This thesis considers the implications of the post~structuralist turn that has been taken in feminist legal theory. It is argued that an adequate theoretical base for understanding law cannot be built exclusively out of post-structuralist insights regarding subjectivity, discursive struggle, and the production of meaning. It is argued, further, that in addition to these "micrological" facets of analysis, legal theory must be made capable of addressing "macrological" factors such as legal - institutional and economic power.
Finally, a possible supplement to post-structuralist theory which would satisfy this requirement without violating the principles of poststructuralist philosophy is proposed. The two feminist poststructuralist legal theorists considered in this analysis are Carol Smart and Drucilla Cornell. The thesis tries to establish that these two theorists encounter a common stumbling block in their insistence that micrological factors be stretched to provide complete accounts of social phenomena, and by the accompanying prohibition on "grand" theorizing.
Chapter one is an analysis of the use Carol Smart has made of Michel Foucault?s social theory, to develop her own distinctive feminist theory of legal power. Particular attention is paid to the consequences that are entailed for feminist legal strategy - it is argued that Smart's approach implies a "retreat" from law that is more extensive than she appears comfortable admitting, and certainly more extensive than Foucault's own observations on law would make necessary.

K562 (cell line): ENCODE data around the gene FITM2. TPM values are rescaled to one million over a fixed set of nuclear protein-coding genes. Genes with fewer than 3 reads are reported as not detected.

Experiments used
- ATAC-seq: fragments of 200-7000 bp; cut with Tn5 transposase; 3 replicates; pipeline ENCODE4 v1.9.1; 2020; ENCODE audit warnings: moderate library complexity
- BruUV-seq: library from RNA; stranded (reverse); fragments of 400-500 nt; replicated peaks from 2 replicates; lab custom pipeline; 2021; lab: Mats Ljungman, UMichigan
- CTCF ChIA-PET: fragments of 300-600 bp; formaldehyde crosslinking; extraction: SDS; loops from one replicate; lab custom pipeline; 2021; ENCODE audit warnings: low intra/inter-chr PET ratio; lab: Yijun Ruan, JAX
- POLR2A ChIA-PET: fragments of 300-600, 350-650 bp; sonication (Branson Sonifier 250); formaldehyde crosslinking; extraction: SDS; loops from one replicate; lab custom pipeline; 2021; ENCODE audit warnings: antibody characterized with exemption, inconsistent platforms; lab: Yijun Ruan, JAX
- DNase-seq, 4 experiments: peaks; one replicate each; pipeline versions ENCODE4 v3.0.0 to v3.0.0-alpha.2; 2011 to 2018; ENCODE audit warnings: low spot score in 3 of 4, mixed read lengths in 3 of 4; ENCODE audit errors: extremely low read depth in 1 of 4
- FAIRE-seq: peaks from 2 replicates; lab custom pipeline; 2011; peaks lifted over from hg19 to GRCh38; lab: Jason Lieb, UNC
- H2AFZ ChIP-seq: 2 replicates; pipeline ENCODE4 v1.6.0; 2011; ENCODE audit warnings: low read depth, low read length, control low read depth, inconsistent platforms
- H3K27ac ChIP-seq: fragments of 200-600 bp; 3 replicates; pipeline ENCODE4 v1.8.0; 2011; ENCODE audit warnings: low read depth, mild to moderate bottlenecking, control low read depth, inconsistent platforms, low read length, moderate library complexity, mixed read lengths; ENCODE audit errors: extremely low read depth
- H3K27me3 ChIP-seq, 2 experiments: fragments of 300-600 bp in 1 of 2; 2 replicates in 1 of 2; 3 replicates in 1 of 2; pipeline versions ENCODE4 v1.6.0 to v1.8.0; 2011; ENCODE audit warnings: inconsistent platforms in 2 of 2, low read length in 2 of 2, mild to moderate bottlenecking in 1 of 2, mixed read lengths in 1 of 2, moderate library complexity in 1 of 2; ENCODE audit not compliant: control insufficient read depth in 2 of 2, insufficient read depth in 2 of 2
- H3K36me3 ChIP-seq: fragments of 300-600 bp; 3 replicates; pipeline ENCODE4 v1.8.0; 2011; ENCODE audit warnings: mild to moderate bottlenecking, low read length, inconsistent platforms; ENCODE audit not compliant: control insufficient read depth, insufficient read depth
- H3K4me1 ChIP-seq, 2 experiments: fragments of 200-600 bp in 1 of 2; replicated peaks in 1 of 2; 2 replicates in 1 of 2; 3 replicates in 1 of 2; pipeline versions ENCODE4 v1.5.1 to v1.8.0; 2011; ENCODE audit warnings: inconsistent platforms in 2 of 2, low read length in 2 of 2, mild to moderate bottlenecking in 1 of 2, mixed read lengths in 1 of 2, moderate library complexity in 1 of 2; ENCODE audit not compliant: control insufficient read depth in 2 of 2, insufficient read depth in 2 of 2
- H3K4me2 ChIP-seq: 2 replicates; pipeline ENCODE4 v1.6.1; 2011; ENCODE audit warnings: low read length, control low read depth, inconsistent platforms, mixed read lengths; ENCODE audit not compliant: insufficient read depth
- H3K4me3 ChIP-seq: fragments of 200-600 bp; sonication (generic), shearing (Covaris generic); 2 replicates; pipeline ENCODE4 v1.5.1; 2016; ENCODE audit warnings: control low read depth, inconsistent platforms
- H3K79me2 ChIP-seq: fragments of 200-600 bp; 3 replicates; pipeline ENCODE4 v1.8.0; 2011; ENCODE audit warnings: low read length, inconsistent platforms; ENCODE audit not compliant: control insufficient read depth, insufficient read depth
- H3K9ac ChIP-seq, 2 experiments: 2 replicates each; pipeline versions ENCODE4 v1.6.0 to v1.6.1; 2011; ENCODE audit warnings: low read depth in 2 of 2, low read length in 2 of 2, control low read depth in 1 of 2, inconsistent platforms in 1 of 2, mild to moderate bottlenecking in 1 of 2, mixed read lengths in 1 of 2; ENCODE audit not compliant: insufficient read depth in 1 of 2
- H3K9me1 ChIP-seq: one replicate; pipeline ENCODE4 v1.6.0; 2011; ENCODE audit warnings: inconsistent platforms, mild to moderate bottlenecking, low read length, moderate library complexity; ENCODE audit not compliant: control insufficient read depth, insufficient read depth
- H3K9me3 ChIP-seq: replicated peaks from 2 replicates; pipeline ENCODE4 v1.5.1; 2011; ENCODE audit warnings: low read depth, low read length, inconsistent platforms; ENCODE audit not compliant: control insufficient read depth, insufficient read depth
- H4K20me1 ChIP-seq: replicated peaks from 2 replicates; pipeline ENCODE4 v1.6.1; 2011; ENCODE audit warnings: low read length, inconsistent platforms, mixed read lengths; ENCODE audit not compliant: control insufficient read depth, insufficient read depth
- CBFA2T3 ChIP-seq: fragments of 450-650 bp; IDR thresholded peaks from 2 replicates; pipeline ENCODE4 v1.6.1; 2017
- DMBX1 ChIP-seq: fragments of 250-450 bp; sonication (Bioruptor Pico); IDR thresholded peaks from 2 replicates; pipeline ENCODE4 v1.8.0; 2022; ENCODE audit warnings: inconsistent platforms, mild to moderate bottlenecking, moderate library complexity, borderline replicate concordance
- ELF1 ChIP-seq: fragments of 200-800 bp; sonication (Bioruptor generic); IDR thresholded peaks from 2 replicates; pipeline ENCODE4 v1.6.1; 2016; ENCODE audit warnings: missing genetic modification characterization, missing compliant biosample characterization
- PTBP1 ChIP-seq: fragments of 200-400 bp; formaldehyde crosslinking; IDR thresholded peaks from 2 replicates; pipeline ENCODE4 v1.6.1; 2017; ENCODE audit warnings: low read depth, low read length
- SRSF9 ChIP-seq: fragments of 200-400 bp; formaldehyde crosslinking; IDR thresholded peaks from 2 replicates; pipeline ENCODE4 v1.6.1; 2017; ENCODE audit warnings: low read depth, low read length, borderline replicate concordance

Chapter two looks at Drucilla Cornell's derivation of a feminist legal "philosophy of the limit", drawing primarily from the work of Jacques Derrida and Jacques Lacan. The strategic implications of Cornell's proposal that legal meaning should be interpretively transformed from within are considered, and it is argued that her approach involves a disturbing passivity regarding legal institutional structures and law reform. The third chapter investigates the theoretical causes for these difficulties in Smart and Cornell's work.
It is argued that their common weakness is an insistence upon constructing legal theory exclusively on the basis of micrological insights. The fourth chapter is an attempt to suggest a way in which macrological and micrological concerns might be brought together in feminist legal theory. To this end, the relationship between Foucault and Derrida's theories and Marxism is discussed; and Theodor Adorno's critical theory is explored as a model of the non-repressive integration of micrological and macrological considerations.